What’s going on with that wild, off-the-cuff solo in “Surrender To Reason”?
Ha! That was a fun moment. I pictured us in a smoky bar at 2am just going for it. It was fun to keep the guitar dry like that.
What were you using guitar-wise on the album?
This time around I used my Music Man JP13. And the use of that guitar from the beginning really dictated the sound of the record. Because in a metal band the guitar sound is everything. I find the guitar and the drum sound really dictate the type of impact that album’s going to have. And the JP13 has a preamp in it – it’s the first time I’ve used a guitar that has a preamp – and it has new pickups in it, DiMarzio Illuminator pickups. And the whole sound of the guitar is a lot more alive. It breathes and it’s very open. It has an attack and a growl to it, and you can hear that on “Enigma Machine” and “Behind The Veil.” Those big guitar riffs just sound monstrous. So that guitar dictated the sound of the album. The main rhythm sound for most of the songs is a Mesa Boogie Mark V in Mark IV mode. A couple of songs I used in Mark IIC+, like “Behind The Veil” for example. The solo sounds are the Mark IIC+. And on a couple of songs I used the Mesa Boogie Royal Atlantic, which I’ve never used before, where I was going for less of a percussive metal sound and more of a compressed rock sound. “Looking Glass” and “Along For The Ride” are the Royal, for example.
I tested out the JP13 at NAMM this year and I loved that boost.
The boost is great and I used that for the solos, which is awesome because as much gain as a lot of amps have, sometimes you just feel like you wanna kick in that extra step, and I generally would do that with a pedal, maybe a Tube Screamer or something like that. But I really don’t need that any more because I just do it on the guitar now. Just tap that volume control and it boosts …I forget what exact amount dB it boosts by but you can set it inside the guitar. It’s at least +12dB of just volume, which pushes the front of the Boogie and then turns into more sustain. It’s great.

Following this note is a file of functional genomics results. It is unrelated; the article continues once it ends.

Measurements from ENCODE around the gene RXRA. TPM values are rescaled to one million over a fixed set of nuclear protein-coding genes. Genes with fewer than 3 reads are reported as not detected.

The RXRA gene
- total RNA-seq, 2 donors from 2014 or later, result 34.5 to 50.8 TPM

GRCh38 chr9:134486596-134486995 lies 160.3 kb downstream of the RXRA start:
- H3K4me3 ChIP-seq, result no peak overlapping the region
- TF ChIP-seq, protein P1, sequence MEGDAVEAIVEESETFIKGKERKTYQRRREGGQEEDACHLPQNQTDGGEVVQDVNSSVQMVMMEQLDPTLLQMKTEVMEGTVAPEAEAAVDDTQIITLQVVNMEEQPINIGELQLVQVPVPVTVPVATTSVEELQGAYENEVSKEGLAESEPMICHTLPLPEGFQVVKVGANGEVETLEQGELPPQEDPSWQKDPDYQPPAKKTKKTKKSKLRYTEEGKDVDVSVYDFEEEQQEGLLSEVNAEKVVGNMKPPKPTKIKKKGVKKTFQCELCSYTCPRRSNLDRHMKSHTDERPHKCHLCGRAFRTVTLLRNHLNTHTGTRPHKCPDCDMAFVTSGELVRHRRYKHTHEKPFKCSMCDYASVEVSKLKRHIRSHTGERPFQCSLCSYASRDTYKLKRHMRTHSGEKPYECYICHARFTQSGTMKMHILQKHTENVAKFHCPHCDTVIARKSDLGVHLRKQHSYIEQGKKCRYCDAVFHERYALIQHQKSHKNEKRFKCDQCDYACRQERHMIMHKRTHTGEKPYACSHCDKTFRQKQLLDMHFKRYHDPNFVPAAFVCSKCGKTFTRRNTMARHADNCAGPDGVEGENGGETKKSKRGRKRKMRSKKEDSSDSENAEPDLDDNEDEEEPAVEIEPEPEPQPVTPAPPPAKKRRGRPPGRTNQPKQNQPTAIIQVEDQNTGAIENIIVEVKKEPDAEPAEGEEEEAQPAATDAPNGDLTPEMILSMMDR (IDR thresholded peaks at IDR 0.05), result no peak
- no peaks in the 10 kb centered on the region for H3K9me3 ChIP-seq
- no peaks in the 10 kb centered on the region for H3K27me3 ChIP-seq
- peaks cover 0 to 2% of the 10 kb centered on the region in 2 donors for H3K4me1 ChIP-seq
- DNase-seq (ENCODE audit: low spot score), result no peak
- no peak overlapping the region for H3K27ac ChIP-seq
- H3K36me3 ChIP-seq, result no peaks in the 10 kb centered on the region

How do you go into developing a pickup? Do you describe it abstract terms or something more technical?
This pickup set is building upon the Crunch Lab and the LiquiFire, so we’re starting there, and most of it – really all of it – is the work of Steve Blucher at DiMarzio. I might describe something like “I want the low end to be tighter” and he’ll do his magic. But in the case of this one, knowing that the guitar was going to have a preamp in it and everything, he was able to predict what would be necessary to make the guitar be more open-sounding and able to breathe more. He did a fantastic job, and I’ve been working with him so long that I barely have to say much. He just instinctively knows. It’s wonderful.